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    Google Search Snafu Can Have Huge Impact on Niche Blogs

    by Mark Glaser
    January 10, 2007

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    Dear Google,
    What happened? Where’s the love? You used to bring me flowers, you used to sing me love songs. You used to bring me traffic, at any rate…
    Google, baby. Let me back in. Me and my pretty dumb things are shivering out here in the digital ether with no one but Ask.com and Yahoo to keep us warm. We need you honey. We miss you and the 500+ visitors a day you used to send to us. We’re lonely. Please, Google. Don’t be evil.
    kissykiss,
    chelsea girl

    The public love letter from Chelsea Girl, who writes the erotic Pretty Dumb Things blog, was apropos just after Christmas when a Google bug made a handful of influential sex blogs “disappear” from Google search results. If you searched for “pretty dumb things,” you wouldn’t see Chelsea Girl’s blog on the first page of results. If you searched for “tiny nibbles,” you wouldn’t find the blog of the same name by SFGate columnist and sexuality author Violet Blue. If you searched for “Comstock Films,” you couldn’t find the arty adult film studio by that name. Instead, you would find less relevant sites.

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    So what if a few sex blogs drop down in Google search results? The problem is that with so much power concentrated in one company, Google, one small mishap has the potential to punish small independent blogs or web businesses that depend on Google-generated traffic. In late 2003, Google performed what was called the Florida Update on its search index, which caused small businesses such as FindGreatLawyers.com and Unforgettable Honeymoons to lose their ranking on relevant Google search terms. (Read about those case studies and more in this great story on SearchEngineWatch.)

    In this recent case, Tony Comstock of Comstock Films noticed that his site’s Google-referred traffic had dropped precipitously after Christmas, and told blogger/author Violet Blue. She then notified Xeni Jardin at culture blog BoingBoing, who then wrote a high-profile post on the subject. Soon, Google’s head of web spam, Matt Cutts was in contact with Comstock and the blogs were largely restored to their previous place in Google searches.

    Cutts later explained what happened to me in an email exchange:

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    This is relatively rare. In this case, a bug (plus an unfortunate side-effect that caused our internal tests to miss the problem) caused a very small number of sites (less than ten sites that we know of) to rank lower for about four days. We believe this situation is fully corrected and the very small number of impacted sites have been returned to their proper ranking. We’ve fixed the particular set of circumstances that led to this situation, and we’ve put changes in place to prevent it from happening again. We’ve also added more tests to our internal processes to spot similar problems to this in the future.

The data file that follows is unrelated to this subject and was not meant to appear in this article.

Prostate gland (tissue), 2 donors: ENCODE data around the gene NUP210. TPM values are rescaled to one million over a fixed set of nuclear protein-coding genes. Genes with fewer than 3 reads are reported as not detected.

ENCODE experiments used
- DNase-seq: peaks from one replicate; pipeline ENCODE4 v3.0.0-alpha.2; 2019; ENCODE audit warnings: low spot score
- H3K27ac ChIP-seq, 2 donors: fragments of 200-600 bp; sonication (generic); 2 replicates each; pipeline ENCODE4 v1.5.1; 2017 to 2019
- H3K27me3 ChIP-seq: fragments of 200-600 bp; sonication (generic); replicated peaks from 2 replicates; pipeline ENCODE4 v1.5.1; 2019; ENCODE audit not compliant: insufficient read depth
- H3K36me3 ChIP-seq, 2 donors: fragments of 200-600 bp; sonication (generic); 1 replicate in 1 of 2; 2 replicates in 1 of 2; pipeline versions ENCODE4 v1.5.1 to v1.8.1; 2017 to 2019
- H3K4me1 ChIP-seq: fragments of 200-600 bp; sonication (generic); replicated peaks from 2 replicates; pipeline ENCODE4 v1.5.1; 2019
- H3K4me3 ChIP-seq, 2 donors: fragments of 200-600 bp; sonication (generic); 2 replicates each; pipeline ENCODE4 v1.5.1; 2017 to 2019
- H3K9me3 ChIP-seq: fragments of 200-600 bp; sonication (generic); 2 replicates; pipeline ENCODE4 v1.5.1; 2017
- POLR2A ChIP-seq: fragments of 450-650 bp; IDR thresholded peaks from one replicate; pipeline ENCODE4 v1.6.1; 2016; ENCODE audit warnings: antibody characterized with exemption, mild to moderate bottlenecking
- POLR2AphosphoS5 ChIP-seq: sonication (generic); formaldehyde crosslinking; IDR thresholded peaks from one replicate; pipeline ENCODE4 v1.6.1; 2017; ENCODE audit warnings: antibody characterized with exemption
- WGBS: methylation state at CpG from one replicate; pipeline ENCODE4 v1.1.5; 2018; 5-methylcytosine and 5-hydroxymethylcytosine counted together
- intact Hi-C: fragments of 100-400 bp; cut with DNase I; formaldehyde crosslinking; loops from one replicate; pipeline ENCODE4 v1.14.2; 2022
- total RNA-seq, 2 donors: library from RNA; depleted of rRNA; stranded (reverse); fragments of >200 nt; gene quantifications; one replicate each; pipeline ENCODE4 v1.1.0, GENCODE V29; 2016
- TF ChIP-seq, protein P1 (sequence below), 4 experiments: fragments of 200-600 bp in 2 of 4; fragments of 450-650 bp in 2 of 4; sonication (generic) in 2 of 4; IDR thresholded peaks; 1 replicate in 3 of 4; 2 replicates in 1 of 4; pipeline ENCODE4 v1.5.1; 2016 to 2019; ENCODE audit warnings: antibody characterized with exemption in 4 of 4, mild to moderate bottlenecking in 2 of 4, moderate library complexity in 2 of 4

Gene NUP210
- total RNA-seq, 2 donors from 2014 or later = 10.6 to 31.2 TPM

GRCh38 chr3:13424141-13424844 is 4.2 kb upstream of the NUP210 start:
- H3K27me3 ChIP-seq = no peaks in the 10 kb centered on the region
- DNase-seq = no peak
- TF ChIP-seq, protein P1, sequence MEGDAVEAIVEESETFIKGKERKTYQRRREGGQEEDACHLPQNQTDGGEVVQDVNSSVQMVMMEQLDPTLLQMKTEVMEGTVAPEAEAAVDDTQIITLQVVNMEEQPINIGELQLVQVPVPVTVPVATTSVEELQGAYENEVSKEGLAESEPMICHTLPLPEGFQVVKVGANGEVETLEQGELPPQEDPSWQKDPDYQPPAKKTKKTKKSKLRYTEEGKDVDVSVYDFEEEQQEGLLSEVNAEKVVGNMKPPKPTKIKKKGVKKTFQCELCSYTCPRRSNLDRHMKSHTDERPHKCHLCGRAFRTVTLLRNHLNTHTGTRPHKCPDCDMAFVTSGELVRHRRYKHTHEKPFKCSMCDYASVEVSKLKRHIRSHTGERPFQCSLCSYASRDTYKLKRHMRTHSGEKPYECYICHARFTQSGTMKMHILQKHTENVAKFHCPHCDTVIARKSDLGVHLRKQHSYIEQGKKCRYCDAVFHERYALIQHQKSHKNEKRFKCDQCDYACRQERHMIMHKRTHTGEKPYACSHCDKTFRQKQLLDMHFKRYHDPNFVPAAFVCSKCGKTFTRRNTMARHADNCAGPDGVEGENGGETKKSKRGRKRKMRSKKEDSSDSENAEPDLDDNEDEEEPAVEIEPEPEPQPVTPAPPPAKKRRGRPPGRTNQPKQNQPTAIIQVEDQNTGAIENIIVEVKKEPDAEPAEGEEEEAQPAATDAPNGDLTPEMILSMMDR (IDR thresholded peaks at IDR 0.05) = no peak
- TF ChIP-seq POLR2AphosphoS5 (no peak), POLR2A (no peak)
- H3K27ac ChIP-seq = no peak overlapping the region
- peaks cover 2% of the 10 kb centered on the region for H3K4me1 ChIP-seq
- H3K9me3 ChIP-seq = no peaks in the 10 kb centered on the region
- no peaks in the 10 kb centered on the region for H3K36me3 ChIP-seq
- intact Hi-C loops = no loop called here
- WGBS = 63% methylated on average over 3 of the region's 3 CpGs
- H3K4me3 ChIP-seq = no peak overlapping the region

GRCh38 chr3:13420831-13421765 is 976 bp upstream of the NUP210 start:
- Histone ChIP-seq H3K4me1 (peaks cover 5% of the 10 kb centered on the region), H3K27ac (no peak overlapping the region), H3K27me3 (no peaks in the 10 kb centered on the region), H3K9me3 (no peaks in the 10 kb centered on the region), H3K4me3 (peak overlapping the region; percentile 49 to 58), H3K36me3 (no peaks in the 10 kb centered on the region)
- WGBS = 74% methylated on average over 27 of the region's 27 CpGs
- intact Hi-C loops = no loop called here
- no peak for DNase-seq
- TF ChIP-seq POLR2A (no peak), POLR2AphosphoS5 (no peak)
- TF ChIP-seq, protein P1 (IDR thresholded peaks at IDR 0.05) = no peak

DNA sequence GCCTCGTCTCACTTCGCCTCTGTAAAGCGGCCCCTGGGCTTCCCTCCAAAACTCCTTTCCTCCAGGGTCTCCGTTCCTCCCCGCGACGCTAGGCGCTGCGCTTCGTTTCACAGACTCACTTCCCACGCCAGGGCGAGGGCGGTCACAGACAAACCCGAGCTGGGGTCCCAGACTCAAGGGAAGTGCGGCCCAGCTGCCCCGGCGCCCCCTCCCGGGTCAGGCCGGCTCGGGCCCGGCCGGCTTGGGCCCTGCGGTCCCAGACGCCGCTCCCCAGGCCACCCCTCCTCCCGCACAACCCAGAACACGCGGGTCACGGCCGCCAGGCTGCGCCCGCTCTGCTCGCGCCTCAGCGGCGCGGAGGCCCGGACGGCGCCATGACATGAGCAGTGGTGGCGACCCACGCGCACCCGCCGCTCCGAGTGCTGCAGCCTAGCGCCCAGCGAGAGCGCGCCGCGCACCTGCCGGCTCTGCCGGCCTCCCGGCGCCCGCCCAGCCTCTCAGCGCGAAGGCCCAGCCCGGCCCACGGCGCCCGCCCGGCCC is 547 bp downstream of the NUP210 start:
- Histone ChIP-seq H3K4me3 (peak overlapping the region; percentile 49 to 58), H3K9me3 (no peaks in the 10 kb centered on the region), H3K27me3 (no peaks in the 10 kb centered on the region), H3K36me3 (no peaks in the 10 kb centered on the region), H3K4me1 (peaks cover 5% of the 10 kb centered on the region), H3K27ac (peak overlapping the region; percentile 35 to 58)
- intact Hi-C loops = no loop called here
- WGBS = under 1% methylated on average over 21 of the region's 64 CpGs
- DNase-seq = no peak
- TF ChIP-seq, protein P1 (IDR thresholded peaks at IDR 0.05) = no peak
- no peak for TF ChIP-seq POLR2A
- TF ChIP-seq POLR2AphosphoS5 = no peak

Google does adjust its algorithms to try to improve search quality, and that can cause changes in rankings for sites. Before new changes are deployed, they have to pass a number of tests. We can also look at factors such as the amount of “churn” [change in search results] caused by a particular change. In this case, the small number of sites affected meant that we didn’t detect the situation before it went live. As a fallback, we also monitor feedback from various online sources: blogs, forums, emails, etc. In a very short time, we noticed a couple blog posts, checked out their reports, and discovered the issue. After that, we were able to fix the issues involved quite quickly.

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    Danny Sullivan

    But was this really a rare case for Google? Search expert Danny Sullivan, editor in chief for Search Engine Land, told me Google often tweaks the way it indexes sites to weed out spam blogs or “splogs” that simply pump up key words and links to try to game the system so their blog is featured higher up in search results.

    “In this case, it seems like Google might have been tweaking porn filters somewhat,” Sullivan said via email. “But you get spam in other areas, and sometimes tweaks seem to hit other industries. One hiccup can absolutely sink some businesses. And the lesson to take away from that is that businesses should not be basing themselves on getting free traffic from Google. Many sites learned this the hard way back during a major algorithm change in late 2003 known as the Florida Update. But then again, plenty of small businesses have continued to thrive and survive since then on Google.”

    The Difficulties of Gauging ‘Good Porn’